Which? uses cookies to improve our sites and by continuing you agree to our cookies policy.

How to choose mobility aids

How to get a wheelchair

Article 4 of 5

Put us to the test

Our Test Labs compare features and prices on a range of products. Try Which? to unlock our reviews. You'll instantly be able to compare our test scores, so you can make sure you don't get stuck with a Don't Buy.

How to get a wheelchair

In this guide, we explain the processes involved with getting a wheelchair through the NHS or the Motability scheme, or how to buy one privately.

 

Wheelchairs are available from a number of sources. Most people who use a wheelchair all the time (as opposed to just needing one for longer distances or days out) have an NHS wheelchair but, if you're after a powered wheelchair, you may also want to look into the Motability scheme.

In Northern Ireland, wheelchairs that are needed on a day-to-day basis are managed through the HSC Trust occupational therapist services.

NHS wheelchairs

The NHS wheelchair service offers assessments to determine what type of wheelchair or mobility equipment you may be entitled to. In most cases, you'll be referred to the service by a hospital, doctor, consultant or occupational therapist.

In general, wheelchair services are available to people of all ages who have a long-term need for mobility help. If you need a wheelchair for a shorter time, you might want to think about wheelchair hire.

However, the specific criteria to determine who is eligible are decided locally, and will vary depending on where you live. Many wheelchair services have a waiting list for assessment appointments, so you may have to wait several weeks after referral to have an assessment.

An NHS wheelchair is loaned, rather than given to you, and the NHS is responsible for its maintenance and repairs.

Our Elderly Care website has advice on getting an assessment for equipment needs.

Motability scheme for wheelchairs

The not-for-profit Motability scheme allows people with a government-funded disability allowance – the disability living allowance, if you already receive that particular benefit, or the personal independence payment (PIP) if you are applying now – to hire a powered wheelchair, mobility scooter or car for three years, in exchange for all or part of your allowance. 

Anyone getting the enhanced-rate mobility component of the PIP can take part in the scheme, providing they have at least 12 months of the award remaining. It’s also open to people receiving the war pensioners’ mobility supplement.

Motability holds several events throughout the year in different parts of the country, and a ‘Big Event’ every May. For details, visit the Motability website.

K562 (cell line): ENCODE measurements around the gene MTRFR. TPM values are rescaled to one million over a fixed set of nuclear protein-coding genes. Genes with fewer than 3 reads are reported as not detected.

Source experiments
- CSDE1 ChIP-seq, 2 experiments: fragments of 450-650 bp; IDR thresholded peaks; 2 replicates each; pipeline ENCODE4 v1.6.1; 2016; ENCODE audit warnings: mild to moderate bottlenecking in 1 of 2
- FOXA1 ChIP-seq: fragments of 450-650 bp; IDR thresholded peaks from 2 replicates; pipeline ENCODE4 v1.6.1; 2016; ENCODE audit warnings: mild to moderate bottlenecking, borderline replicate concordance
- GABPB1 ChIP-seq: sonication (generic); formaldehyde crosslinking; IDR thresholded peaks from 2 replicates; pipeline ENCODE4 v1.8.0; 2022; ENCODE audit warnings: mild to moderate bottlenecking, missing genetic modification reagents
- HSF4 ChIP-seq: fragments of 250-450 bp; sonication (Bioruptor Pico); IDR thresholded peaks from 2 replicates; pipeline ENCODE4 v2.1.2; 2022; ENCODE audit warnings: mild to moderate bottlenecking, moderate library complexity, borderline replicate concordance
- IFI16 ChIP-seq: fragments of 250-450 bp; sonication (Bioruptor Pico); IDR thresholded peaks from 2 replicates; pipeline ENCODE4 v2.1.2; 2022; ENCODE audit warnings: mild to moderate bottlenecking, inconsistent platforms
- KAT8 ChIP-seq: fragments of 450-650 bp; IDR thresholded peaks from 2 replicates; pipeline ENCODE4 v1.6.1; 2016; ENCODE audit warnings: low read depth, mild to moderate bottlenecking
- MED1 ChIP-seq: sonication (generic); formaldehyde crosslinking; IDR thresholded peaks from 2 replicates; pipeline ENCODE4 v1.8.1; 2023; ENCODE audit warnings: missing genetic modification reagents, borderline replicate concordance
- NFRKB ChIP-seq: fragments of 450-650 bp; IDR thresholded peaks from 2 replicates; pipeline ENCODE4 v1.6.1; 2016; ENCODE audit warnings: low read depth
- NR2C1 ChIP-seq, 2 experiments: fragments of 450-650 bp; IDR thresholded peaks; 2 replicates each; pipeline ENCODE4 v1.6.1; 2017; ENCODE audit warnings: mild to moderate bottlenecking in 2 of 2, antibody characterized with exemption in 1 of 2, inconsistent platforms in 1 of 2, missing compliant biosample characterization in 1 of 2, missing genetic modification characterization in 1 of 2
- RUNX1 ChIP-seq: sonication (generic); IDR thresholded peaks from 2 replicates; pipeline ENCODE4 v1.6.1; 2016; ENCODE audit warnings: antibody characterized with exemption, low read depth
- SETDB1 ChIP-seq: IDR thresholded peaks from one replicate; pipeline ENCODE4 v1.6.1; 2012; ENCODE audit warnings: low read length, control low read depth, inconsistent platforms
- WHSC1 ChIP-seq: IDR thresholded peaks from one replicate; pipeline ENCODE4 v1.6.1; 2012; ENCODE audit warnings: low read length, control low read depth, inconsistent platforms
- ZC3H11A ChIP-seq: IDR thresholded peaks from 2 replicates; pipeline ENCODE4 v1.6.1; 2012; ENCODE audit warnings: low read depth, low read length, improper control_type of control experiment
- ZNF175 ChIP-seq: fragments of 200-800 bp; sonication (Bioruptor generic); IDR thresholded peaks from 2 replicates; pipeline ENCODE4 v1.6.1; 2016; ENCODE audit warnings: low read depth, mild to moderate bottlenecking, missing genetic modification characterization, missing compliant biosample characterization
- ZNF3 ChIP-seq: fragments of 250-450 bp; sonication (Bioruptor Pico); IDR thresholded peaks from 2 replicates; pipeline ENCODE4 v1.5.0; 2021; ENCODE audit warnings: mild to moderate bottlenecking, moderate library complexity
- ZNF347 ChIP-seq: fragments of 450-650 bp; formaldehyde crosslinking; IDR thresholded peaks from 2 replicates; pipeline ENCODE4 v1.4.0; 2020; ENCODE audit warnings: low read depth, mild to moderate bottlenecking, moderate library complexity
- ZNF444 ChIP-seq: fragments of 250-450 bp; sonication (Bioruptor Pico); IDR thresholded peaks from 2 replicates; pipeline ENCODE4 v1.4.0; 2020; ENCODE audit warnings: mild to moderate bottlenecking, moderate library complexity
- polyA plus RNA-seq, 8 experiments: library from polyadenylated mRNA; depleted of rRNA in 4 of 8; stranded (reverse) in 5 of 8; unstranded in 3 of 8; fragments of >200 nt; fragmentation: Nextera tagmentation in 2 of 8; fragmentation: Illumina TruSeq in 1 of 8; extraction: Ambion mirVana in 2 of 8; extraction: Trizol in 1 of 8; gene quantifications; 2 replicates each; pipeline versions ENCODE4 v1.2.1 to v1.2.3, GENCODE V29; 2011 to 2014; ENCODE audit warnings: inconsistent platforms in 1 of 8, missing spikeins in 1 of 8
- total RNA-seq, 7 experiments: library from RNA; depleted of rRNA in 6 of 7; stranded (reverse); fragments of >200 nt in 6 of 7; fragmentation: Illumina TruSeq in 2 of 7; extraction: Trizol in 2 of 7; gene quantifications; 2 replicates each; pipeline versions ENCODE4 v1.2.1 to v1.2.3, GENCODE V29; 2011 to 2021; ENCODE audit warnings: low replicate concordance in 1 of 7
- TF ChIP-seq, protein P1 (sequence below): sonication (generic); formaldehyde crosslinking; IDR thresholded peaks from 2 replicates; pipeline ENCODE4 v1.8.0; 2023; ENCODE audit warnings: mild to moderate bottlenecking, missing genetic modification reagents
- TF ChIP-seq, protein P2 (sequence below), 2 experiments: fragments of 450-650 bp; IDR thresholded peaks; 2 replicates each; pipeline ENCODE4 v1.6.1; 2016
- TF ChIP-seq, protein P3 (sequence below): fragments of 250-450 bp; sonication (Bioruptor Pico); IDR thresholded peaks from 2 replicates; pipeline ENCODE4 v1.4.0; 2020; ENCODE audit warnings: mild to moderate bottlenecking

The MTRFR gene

Buying a wheelchair

Rather than loaning you a wheelchair directly, some NHS wheelchair services will give you a non-taxable voucher that you can put towards buying your own wheelchair. The voucher is for the amount you would have been given after your assessment, and is designed to give you more choice.

If your local area offers a wheelchair voucher scheme, you can opt to pay for the maintenance of your wheelchair privately and keep the wheelchair permanently. If the NHS maintains the wheelchair, you return it if and when you no longer need it.

If you opt to buy a wheelchair without using the NHS, and the person you're buying it for is chronically sick or disabled, you don't have to pay VAT. You may also be able to get help towards paying for it from charities or your local authority.

See our guide to choosing a wheelchair to help you get the right type.

Where to buy wheelchairs from

You can buy wheelchairs online but, while you might get a good price, you'll need to be sure it's the right wheelchair for you and that you can set up and use it safely.

A local mobility shop can offer advice and an after-care service. For recommendations from people living near you, try Which? Trusted Traders.

Before you buy, try out the specific type of wheelchair in the place you're going to use it - for example, at home or on the pavement - to make sure it's right for you.

Consumer research organisation Rica has a database of powered or electric wheelchairs to allow you to search for a model that meets your needs.

Disabled living centres

Before deciding on a specific style of wheelchair, it’s a good idea to try them out around the house or on the local roads. There are disabled living centres (DLCs) around the country, which have a wide range of equipment on display and can give advice on the different styles of wheelchairs for sale. 

Your local council should be able to advise on the nearest equipment demonstration or disabled living centre to you. 

There is also a UK-wide Forum of Mobility Centres. As well as providing assessment and advice on driving following illness, injury and accident, some centres advise on wheelchair and scooter selection.

SHARE THIS PAGE